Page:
546 – Employment Without Limits:Creating Opportunities for People with Disabilities
Hosts: Steve Boese, Trish McFarlane
Guest: Dr. Jennifer Luebke, Chief Workforce Inclusion Officer, PRIDE Industries
This episode of the HR Happy Hour is sponsored by Paychex, one of the leading providers of HR, payroll, retirement, and insurance solutions for businesses of all sizes. As you reevaluate your benefits offerings this fall, don’t overlook the advantage of having the right 401(k) plan. Havnig the right plan not only can help with employee retention, but can truly serve as a talent magnet for your business. Discover how offering a 401(k) plan can play a vital role in keeping your business competitive, and how you can find the plan for you and your employees. Visit paychex.com/awiaand download Paychex’s free guide to 401(k) planning, today.
This week, we met with Dr. Jennifer Luebke from PRIDE Industries, to talk about creating opportunities for people with disabilities.
– National Disability Employment Awareness Month
– Diveristy, inclusion, and workplace accomodations for those with disabilities
– Background of PRIDE Industries and how they can help
– Recommendations for hiring neurodiverse individuals
Thank you for joining the show today! Remember to subscribe wherever you get your podcasts!
Welcome to At Work in America sponsored by Paychex. We welcome a wide and exceptionally impressive array of guests, business leaders, HR leaders, academics, practitioners, consultants and authors to talk about the most timely, relevant and challenging issues that are influencing the workplace today. At Work in America digs in behind the headlines and trends to the stories of real people making a difference in the world of work. And now here are your hosts, Steve Boese, and Trish McFarlane Steed.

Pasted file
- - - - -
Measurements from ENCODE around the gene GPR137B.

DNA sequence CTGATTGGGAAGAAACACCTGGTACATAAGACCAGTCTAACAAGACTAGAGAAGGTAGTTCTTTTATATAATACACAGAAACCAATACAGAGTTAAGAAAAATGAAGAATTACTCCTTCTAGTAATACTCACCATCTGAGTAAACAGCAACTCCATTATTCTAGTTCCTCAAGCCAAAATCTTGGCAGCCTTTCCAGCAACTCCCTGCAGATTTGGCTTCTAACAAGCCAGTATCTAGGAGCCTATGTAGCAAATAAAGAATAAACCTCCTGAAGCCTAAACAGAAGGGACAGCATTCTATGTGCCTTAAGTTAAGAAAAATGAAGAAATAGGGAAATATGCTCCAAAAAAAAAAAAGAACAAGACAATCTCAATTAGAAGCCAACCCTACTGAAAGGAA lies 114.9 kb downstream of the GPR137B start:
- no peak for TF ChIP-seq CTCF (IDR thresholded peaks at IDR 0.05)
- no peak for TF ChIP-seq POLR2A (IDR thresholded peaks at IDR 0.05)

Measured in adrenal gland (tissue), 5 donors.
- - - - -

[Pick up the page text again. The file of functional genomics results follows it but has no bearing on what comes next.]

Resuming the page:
This episode is sponsored by Paychex, one of the leading providers of HR, payroll, retirement and insurance solutions for businesses of all sizes. As you reevaluate your benefits offerings this fall. Don’t overlook the advantage of having the right 401 K plan. Having the right plan not only can help with employee retention, but can truly serve as a talent magnet for your business. Discover how offering a 401 K plan can play a vital role in keeping your business competitive. And now you can find the plan for you and your employees. Please visit paychex.com/awia and download Paychex free guide to 401k planning today. That’s paychex.com/awia.
We have a great show for you today. Trish, I am super excited about the show. Did you know October is National Disability Employment Awareness Month?
You know I did but I’m glad you’re mentioning it because we actually have a report that we are putting out on accessibility and inclusion in the workplace. We’ve been working on it for close to two years now. Both qualitative quantitative data. So yeah, today’s episode two is just going to add to that wealth of information. And I’m happy that we’re going to be actually putting some additional light on that in the month of October.
It’s a perfect topic for the month of October. It’s a great topic for what we’re trying to do At Work in America. So I think we should get right on to it. Our guest today, we’re so thrilled to have it’s Dr. Jennifer Luebke. She’s the Chief Workforce Inclusion Officer at Pride Industries, who we are going to learn a lot more about today on the show. But as the chief workforce inclusion officer, Jennifer leads the company’s workforce inclusion programming strategy and operations, using innovation and data to develop integrated community based employment pathways for people with disabilities. Additionally, she influences employment policies that impact people with disabilities by working with local state and national legislative offices, and community advocacy organizations. Jennifer brings more than 25 years of corporate business, higher education and nonprofit leadership to pride industries. Jennifer, welcome to the show. How are you?